Table Designator: qak
A translation table is a module in DBT that provides the rules to convert (translate) a document from print-to-braille or from braille-to-print. Normally, it is selected by the DBT template that controls production of the current document. All documents have a template. In fact, for many languages there are multiple templates, with differences in translation rules or formatting, but each references at least one translation table. (For more on templates, see DBT Templates, the Basics.)
Regardless of your template, you can choose a different translation table to translate your current document using the Translation Table selection from the DBT Document Menu.
You can also select different translation tables to use for particular passages in your document. See the section below on Language Table Switching.
The Semitic Language Transcription tables support print-to-braille translation of Hebrew, Greek, Syriac, Coptic, and Arabic languages, as well as English, European languages, and Russian, in a manner designed to support the needs of braille-reading biblical scholars. The centerpiece of the Semitic table is handling the diacritical marks used to show the pronunciation of the Semitic languages.
Translation from braille-to-print is supported for this language.
Table Designator:qak identifies this translation table for Language Table Switching.
Braille Contractions: This language is usually produced in contracted braille, which means one should not expect a one-to-one correspondence between inkprint letters and braille cells. Instead, abbreviations (contractions) are used for many common words and letter sequences.
Capital Sign: Semitic uses dots 46 as the capital sign.
Emphasis: The Semitic translator converts all forms of emphasis in inkprint (bold, italics, and underlining) to a single braille emphasis marker, dots 456.
Mathematical Braille: You can access the UEB braille mathematics translator by using the math style.
Script Systems Used: The Semitic Languages translator handles many alphabets and scripts, as follow:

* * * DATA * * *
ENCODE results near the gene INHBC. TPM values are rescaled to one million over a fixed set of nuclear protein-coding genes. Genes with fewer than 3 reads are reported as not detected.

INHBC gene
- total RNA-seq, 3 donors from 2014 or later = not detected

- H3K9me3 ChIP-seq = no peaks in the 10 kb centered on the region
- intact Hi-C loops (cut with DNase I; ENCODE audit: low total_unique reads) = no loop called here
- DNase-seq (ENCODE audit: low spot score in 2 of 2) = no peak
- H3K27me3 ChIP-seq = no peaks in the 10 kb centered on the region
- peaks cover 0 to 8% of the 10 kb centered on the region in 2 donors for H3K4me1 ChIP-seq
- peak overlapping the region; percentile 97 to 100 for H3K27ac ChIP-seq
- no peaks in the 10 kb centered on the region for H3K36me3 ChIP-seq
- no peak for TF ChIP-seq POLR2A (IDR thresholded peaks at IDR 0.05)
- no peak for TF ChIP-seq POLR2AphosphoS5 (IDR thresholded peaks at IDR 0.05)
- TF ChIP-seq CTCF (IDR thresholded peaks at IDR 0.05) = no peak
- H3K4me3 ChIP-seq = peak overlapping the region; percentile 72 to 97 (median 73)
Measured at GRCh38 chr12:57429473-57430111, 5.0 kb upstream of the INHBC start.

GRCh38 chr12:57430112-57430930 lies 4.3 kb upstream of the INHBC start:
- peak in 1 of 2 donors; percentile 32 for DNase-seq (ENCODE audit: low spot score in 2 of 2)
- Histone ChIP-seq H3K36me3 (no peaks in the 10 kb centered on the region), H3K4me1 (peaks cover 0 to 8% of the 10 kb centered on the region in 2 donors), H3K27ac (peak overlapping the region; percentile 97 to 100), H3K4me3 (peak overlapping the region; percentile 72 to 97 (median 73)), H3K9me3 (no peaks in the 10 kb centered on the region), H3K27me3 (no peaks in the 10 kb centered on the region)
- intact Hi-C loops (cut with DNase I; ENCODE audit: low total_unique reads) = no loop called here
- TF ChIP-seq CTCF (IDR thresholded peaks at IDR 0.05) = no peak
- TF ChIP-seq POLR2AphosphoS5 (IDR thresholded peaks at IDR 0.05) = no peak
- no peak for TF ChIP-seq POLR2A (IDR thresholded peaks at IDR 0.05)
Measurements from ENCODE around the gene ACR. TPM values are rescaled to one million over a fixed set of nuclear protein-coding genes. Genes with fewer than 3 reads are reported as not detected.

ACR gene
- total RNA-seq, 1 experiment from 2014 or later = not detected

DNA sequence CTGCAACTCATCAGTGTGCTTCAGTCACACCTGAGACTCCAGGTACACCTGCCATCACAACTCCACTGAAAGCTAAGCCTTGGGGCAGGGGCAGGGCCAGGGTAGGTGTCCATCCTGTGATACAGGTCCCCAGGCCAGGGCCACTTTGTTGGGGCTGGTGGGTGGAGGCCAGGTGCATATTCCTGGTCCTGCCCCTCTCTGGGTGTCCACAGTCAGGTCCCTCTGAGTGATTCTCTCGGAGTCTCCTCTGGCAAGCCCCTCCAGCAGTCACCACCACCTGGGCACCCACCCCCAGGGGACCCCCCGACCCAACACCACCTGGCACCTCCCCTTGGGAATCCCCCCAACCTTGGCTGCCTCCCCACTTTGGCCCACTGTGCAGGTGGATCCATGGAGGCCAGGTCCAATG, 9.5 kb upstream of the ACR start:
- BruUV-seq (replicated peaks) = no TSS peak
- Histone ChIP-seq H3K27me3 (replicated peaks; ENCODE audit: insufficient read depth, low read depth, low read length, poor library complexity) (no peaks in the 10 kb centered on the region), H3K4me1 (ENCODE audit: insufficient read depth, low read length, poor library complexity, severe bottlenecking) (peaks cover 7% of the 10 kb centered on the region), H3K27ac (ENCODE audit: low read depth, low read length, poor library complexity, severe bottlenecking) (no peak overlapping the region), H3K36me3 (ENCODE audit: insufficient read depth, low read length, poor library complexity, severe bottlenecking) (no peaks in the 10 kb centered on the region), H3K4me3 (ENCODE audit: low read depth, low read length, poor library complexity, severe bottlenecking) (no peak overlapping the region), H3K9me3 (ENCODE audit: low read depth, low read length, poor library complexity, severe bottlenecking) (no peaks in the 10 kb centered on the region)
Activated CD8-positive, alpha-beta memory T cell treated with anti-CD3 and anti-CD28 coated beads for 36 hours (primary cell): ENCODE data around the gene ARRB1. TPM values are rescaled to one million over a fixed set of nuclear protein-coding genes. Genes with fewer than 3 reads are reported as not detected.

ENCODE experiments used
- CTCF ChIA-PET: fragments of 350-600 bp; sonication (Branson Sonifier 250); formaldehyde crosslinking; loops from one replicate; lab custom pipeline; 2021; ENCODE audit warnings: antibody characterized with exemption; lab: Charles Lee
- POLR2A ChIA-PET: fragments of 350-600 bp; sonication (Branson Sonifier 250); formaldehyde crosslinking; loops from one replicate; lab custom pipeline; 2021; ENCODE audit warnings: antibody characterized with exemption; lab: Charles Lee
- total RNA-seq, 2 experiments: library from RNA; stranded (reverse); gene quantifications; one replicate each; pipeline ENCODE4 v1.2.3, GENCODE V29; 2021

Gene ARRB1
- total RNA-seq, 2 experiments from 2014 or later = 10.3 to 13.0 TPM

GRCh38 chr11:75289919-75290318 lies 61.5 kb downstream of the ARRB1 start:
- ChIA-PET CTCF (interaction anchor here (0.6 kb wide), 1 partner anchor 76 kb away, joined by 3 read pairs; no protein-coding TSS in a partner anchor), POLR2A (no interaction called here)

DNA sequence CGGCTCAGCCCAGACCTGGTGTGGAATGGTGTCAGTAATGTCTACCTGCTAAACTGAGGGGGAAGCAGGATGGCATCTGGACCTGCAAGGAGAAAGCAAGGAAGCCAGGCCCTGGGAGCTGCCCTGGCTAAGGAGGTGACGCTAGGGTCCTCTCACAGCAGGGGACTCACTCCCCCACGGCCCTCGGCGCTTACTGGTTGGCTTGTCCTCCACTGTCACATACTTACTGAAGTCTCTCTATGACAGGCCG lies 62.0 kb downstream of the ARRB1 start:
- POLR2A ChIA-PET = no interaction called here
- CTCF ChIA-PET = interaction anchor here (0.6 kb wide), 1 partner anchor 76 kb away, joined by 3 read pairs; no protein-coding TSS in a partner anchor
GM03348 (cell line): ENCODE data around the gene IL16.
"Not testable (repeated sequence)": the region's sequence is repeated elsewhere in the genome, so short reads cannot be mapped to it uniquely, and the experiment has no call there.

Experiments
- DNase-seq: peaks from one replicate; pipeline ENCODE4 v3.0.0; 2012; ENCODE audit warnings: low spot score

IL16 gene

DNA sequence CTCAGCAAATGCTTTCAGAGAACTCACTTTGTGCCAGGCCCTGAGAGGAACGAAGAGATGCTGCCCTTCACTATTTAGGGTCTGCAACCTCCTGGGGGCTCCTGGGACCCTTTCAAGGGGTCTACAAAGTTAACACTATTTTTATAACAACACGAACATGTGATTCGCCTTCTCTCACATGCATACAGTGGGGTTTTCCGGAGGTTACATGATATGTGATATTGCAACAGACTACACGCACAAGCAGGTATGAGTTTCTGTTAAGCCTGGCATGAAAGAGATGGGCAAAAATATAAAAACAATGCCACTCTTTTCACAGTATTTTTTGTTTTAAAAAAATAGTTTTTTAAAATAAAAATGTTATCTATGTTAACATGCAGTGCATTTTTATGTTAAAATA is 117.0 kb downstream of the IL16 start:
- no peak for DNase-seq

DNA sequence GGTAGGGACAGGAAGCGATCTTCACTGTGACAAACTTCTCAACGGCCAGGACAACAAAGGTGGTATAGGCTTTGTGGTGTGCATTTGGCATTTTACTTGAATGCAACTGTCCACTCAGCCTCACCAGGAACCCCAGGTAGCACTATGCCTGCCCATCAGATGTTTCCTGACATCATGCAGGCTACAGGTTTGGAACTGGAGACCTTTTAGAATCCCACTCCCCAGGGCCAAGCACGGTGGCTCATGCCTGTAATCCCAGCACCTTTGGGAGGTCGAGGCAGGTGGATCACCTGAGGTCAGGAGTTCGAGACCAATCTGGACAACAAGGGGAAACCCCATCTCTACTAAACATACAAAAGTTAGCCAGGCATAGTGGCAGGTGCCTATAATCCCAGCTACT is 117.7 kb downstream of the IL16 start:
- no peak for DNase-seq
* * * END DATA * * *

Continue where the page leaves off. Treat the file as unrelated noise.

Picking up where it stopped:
- Various European languages with accent marks
This table is a close relation to the Biblical Original Language Studies table.
Accent Marks (Diacritical Marks)
This translation table uses a large number of diacritical marks ("accent" marks) to indicate pronunciation for each language in the braille output. Each accent mark is listed below, along with the dots that make up the braille cell configuration, and the appearance of the braille cell(s) in the SimBraille font.
- Acute - is dots 23 2
- Breve - is dots 12356 (
- Breve Below - is dots 2356 7
- Breve Below, inverted - is dot 5, dots 2356 "7
- Caron - is dots 46 .
- Circumflex - is dots 56 ;
- Dot Above - is dot 4 @
- Dot Below - is dot 5 "
- Grave - is dots 25 3
- Hook Above - is dots 1256 \
- Line Below - is dots 456 _
- Macron - is dots 45 ^
All accents are placed before the base character they modify.
Semitic Language Characters
The Semitic Language Transcription table is based on the Biblical Original Language Studies table, but is expressly designed to handle the various script systems used in the source text to transcribe a number of Semitic Languages into braille as (accented) Roman letters.
This table is largely in alphabetical order according to the base letter.
|à||U+00E0||a with grave||3a|
|á||U+0061+0301||a with acute||2a|
|á||U+00E1||a with acute||2a|
|â||U+0061+0302||a with circumflex||;a|
|â||U+00E2||a with circumflex||;a|
|à||U+0061+0300||a with grave||3a|
|ả||U+1EA3||a with hook above||\a|
|ā||U+0061+0304||a with macron||^a|
|ā||U+0101||a with macron||^a|
|ḁ||U+1e01||a with ring below||>|
|c̆||U+0063+0306||c with breve||(c|
|č||U+010d||c with caron||.c|
|č̣||U+0063+030c+0323||c with caron and dot below||."c|
|č̣||U+010d+0323||c with caron and dot below||."c|
|ḏ||U+1E0f||d with line below||_d|
|ḍ||U+1E0d||d with dot below||"d|